Monticello Aug. 11. 25.
Your favor of Nov. 24. was not recieved until Apr. 23. of the present year having been 5. months on it’s passage. I deferred answering it until I should be remitting the interest of the past year, and this has been delayed very much beyond the usual season, from circumstances which I could not controul, and which have been heretofore explained, arising from the interior situation of our farms, remote from the market towns to which our annual produce is to be transported before it can be disposed of. I have exceedingly regretted the deception into which I was led by promising appearances when I wrote you my letter of Oct. 8. 23. they were such as at that time induced me to believe that in the ensuing winter I should be able to make a saving sale of some land which I then destined for sale, for the payment of your debt. I was disappointed in that sale, and thereby rendered unable to commence the reimbursement of your principal, as I had expected. age has very sensibly lessened the active powers which I have heretofore been able to exercise in the management of my possessions. I have therefore taken to my aid a grandson, Thomas Jefferson Randolph, who has every qualification of skill, industry and integrity which can promise a successful administration of them. I have had a particular consultation with him on the subject of my debt to you, in which I have expressed to him my peculiar anxieties for it’s discharge, in preference to any other. he authorises me to say, without the fear of disappointment, that in the month of January ensuing, he will put into my hands the means of making you a first remittance of 2000. Dollars on account of the principal, and that this shall be followed up by equal remittances annually afterwards until wholly discharged. this, to be sure is a postponement of my engagemt of Oct. 1823. which it has not been in my power to prevent. but believing that money cannot be employed in Europe more profitably than at our interest of 6. per cent, I hope you will find in the end that you will not have lost while yours has been in my hands, and especially taking into account that the capital will have been tripled. for unquestionably the same grounds could not be sold at this time for one third of what the fortunate moment of their sale obtained for you. still as you would rather those monies should have been employed otherwise, my regret is not diminished at having kept them so long; nor will it be removed until the whole shall be safely replaced in your hands. my interior situation, at a distance from any mercantile town, puts it out of my power to make my remittances otherwise than thro’ London. this requiring a second negociation for Leghorn, retards it’s getting to your hands. the interest of the last year is remitted to mr Williams of London, the correspondent of mr Appleton, and to be forwarded to him. I inclose a triplicate of the bill to him with this letter, to enable him to draw for the money if not recieved as early as the letter.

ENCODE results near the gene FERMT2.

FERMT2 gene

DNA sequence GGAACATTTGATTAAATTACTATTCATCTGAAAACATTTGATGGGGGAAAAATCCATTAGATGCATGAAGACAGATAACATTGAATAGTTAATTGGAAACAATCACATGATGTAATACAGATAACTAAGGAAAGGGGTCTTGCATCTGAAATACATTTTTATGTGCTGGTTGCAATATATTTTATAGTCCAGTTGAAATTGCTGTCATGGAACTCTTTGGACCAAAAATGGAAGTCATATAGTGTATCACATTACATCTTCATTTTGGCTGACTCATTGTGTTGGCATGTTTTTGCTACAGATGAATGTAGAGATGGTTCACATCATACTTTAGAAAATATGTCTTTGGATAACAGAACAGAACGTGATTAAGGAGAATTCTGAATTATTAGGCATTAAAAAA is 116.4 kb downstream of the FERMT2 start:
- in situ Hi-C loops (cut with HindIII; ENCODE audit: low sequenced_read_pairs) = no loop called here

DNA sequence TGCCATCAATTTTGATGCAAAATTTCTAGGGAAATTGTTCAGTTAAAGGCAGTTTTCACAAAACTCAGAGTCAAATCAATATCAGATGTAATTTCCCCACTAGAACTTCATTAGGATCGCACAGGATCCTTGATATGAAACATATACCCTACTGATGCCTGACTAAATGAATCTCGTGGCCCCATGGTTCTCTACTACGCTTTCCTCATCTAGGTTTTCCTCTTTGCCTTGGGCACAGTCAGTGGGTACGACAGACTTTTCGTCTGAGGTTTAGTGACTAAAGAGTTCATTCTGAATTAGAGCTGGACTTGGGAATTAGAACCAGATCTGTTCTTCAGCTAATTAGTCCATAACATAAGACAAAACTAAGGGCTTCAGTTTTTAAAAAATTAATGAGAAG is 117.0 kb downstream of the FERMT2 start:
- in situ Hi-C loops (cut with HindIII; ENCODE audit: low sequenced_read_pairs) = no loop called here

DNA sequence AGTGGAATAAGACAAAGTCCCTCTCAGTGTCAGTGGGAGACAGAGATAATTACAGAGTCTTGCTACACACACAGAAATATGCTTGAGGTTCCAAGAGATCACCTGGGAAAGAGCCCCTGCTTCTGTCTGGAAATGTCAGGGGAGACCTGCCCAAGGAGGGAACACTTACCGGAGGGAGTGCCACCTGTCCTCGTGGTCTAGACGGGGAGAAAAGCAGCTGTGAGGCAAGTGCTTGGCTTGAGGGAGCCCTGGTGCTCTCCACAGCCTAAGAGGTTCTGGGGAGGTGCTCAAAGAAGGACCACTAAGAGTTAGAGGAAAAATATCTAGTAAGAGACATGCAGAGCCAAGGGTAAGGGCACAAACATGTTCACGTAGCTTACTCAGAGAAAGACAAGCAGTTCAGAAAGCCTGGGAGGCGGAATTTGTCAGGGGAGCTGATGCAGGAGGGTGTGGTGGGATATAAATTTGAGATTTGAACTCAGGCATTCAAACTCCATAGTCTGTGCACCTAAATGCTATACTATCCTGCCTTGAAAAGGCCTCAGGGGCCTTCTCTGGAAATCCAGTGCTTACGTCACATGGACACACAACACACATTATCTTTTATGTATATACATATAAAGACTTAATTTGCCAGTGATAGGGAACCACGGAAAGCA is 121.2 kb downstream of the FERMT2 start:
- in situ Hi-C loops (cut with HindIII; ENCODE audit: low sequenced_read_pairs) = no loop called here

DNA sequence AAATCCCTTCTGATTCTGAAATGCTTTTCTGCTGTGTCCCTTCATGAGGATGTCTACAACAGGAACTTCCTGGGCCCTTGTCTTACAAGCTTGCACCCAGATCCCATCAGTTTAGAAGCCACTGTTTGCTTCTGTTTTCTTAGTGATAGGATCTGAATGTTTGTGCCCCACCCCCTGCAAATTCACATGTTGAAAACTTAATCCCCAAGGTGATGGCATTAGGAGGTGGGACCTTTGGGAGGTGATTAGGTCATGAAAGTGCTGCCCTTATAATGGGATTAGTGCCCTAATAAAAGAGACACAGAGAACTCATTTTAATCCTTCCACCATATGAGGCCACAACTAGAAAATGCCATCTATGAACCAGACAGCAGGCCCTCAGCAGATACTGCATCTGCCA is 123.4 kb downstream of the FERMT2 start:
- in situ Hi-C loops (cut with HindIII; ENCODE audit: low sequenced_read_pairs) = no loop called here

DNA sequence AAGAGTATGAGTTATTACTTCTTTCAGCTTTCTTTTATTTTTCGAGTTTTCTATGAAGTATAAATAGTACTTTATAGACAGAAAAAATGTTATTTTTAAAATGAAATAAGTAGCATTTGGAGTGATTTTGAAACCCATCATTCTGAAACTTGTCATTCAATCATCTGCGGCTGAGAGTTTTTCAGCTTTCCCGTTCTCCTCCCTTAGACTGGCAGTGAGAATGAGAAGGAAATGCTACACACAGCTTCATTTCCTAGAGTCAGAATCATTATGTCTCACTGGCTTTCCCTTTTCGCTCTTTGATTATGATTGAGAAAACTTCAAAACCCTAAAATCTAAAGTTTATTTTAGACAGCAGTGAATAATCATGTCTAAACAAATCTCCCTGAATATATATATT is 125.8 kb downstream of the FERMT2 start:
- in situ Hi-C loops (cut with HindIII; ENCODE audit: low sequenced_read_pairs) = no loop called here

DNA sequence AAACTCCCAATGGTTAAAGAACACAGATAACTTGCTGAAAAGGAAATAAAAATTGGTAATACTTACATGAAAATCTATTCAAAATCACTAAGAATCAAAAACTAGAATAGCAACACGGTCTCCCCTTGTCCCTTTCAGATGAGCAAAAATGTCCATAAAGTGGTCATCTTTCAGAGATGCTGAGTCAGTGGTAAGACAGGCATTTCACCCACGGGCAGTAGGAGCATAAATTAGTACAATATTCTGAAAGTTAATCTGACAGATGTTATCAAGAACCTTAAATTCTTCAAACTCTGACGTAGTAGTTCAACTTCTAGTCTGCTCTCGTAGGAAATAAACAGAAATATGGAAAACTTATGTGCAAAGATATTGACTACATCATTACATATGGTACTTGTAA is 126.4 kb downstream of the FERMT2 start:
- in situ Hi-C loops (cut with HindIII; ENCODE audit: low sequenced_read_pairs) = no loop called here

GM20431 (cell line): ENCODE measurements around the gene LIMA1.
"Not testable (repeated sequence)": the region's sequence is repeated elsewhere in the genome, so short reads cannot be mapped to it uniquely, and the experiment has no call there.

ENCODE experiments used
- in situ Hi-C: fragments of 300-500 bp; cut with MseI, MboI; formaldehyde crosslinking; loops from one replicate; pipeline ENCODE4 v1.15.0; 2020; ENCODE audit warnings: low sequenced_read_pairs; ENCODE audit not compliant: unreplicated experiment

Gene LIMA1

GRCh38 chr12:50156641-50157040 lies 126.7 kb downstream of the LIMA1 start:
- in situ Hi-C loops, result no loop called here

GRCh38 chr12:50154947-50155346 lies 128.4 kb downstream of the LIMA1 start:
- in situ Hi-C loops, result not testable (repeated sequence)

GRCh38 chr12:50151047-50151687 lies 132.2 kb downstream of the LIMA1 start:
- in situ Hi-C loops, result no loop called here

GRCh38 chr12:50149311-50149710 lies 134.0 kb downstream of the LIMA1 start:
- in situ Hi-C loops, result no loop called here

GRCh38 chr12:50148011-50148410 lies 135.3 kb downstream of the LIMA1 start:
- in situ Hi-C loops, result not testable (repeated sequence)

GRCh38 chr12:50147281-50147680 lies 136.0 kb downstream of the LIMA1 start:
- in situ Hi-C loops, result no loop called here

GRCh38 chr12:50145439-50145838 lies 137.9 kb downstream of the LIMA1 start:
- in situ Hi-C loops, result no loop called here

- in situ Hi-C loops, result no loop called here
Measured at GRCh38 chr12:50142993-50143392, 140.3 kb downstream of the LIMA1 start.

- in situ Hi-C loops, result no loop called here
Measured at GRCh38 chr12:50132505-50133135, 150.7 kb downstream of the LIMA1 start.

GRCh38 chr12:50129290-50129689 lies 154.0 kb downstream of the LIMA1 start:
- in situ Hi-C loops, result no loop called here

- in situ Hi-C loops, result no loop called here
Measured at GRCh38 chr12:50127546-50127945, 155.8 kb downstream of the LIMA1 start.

I pray you to be assured of my continued devotion to the memory and connections of my deceased friend Mazzei, to Made Pini especially the first object of his affection, and to you her other self with sentiments of high request and esteem.